British comedian, Josh Widdicombe, has had a big 2015.

He started a new tour and also has a new sitcom currently airing on BBC3. To top it all off he was insulted by The Incredible Hulk on live TV. We caught up with him ahead of his show in the Olympia Theatre to talk stand up comedy, Dora the Explorer and that appearance on Graham Norton. 

So you're playing the Olympia Theatre on the 13th as part of your 'What do I do now..' Tour. Can you tell me what we can expect from the show?

If you like me then it should be your scene. I'm not one of those stand ups that's going to write a show about a big subject or try and tell you about the death of a parent or something. It's basically me complaining for an hour an a half - I think that's what stand up is really - about my life now and also growing up in the middle of nowhere in Devon. Which I recently realised was a lot weirder an upbringing than I thought it was.

I think a lot of Irish people will be able to relate to that. Am I right in saying you started the tour two weeks ago?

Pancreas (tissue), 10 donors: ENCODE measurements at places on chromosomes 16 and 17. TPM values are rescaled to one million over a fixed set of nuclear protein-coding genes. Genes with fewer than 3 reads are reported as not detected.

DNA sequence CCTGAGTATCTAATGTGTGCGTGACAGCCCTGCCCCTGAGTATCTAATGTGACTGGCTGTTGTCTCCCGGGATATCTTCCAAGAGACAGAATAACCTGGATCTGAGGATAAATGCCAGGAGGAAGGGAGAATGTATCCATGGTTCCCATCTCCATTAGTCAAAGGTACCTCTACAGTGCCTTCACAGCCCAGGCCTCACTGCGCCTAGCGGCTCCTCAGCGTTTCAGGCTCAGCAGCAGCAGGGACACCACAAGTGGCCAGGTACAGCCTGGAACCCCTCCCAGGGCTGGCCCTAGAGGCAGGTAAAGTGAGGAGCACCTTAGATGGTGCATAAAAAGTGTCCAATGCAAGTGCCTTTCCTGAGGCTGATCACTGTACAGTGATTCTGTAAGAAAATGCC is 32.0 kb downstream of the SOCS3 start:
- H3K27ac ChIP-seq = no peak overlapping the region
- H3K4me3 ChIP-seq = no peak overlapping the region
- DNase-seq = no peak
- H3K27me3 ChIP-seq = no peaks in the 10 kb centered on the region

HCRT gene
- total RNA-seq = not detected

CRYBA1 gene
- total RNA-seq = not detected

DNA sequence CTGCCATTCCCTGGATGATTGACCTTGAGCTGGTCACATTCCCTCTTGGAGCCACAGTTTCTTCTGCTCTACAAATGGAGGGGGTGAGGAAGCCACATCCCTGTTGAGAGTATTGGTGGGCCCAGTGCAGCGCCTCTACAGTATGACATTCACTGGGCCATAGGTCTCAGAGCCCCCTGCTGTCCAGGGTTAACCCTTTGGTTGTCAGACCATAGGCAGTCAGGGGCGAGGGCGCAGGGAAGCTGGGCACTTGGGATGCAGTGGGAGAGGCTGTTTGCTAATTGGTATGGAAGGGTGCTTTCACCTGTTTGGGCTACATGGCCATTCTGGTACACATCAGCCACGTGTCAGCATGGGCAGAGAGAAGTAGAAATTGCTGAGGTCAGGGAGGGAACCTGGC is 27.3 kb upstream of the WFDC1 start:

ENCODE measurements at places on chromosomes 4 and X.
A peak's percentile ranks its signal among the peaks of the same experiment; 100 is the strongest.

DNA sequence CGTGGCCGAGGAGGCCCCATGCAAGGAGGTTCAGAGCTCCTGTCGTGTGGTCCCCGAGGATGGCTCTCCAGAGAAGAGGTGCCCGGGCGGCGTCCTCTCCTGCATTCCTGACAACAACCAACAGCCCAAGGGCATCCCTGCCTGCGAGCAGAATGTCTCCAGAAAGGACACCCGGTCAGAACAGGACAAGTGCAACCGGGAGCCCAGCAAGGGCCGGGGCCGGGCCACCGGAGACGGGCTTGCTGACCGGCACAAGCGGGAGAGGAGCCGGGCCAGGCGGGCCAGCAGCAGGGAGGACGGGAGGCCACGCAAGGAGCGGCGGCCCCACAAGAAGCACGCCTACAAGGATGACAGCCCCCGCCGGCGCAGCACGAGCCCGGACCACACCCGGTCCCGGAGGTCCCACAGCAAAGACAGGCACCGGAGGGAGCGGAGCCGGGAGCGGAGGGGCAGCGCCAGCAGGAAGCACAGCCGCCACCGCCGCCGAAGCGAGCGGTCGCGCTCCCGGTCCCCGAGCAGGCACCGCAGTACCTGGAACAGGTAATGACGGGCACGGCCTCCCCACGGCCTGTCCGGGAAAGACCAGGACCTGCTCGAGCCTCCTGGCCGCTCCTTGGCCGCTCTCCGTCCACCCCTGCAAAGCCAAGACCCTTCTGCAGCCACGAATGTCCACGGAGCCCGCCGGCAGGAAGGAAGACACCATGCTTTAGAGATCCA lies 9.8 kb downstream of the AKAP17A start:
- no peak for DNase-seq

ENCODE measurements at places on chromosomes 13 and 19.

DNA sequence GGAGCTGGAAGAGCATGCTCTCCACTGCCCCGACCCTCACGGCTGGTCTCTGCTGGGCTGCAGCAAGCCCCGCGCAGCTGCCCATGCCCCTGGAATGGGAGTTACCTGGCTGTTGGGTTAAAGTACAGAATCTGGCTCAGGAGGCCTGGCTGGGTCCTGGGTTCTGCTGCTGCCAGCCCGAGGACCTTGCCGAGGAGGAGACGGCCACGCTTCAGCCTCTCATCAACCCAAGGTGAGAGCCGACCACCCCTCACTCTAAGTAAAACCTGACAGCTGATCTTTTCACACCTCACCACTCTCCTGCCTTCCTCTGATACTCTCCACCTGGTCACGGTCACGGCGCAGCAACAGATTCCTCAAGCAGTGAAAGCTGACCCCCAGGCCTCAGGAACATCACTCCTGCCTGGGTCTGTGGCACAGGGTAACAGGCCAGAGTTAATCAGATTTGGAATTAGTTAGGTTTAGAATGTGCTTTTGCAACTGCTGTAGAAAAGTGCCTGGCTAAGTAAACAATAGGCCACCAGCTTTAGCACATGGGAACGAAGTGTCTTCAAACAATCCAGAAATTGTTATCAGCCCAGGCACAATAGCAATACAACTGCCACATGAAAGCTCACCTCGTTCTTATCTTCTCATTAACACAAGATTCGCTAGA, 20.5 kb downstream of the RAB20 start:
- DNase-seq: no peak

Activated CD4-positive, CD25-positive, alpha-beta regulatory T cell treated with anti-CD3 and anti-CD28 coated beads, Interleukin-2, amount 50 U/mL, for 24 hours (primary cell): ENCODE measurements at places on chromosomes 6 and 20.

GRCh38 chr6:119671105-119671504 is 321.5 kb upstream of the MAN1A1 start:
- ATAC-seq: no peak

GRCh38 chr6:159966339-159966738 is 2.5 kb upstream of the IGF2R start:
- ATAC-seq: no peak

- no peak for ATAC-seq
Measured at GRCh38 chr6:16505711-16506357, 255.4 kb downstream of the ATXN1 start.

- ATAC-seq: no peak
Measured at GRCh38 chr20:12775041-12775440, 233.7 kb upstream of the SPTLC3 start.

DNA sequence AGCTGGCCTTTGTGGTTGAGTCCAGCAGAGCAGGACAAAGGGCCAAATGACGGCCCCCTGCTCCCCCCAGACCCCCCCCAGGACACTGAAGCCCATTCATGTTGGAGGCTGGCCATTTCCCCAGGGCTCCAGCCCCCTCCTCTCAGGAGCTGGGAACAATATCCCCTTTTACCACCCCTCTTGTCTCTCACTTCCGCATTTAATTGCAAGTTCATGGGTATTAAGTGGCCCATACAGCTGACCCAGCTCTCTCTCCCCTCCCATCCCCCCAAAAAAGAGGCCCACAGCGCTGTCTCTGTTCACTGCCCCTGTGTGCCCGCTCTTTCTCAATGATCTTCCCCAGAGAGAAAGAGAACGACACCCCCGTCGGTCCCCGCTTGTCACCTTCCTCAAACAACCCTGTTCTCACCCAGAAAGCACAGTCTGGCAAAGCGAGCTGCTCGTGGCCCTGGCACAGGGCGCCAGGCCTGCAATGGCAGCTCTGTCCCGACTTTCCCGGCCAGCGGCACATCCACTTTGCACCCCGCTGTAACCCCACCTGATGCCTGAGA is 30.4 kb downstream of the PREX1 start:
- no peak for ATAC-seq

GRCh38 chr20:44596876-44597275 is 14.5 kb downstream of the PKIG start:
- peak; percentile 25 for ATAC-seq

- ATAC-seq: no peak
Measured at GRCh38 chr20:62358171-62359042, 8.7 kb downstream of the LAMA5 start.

No it started in September. Then I took a break to go away to Australia to film The Last Leg and now it's back on. I'm back in the groove!

Brilliant and how's it been going so far?

Yeah it's been really fun. It's been really good. Of the four tours it's the biggest but also it's the show I'm most proud of. Normally by this point in the tour I'm quite bored with it, but I'm still enjoying doing the show which is a good sign.

This is the first time you've played in the Olympia Theatre isn't it?

It's the first time I've done Ireland actually. Except for the Kilkenny Cat Laughs and the Vodafone Festival. I've done those two festivals but this is the first time I've played it in my own right which I'm very excited about.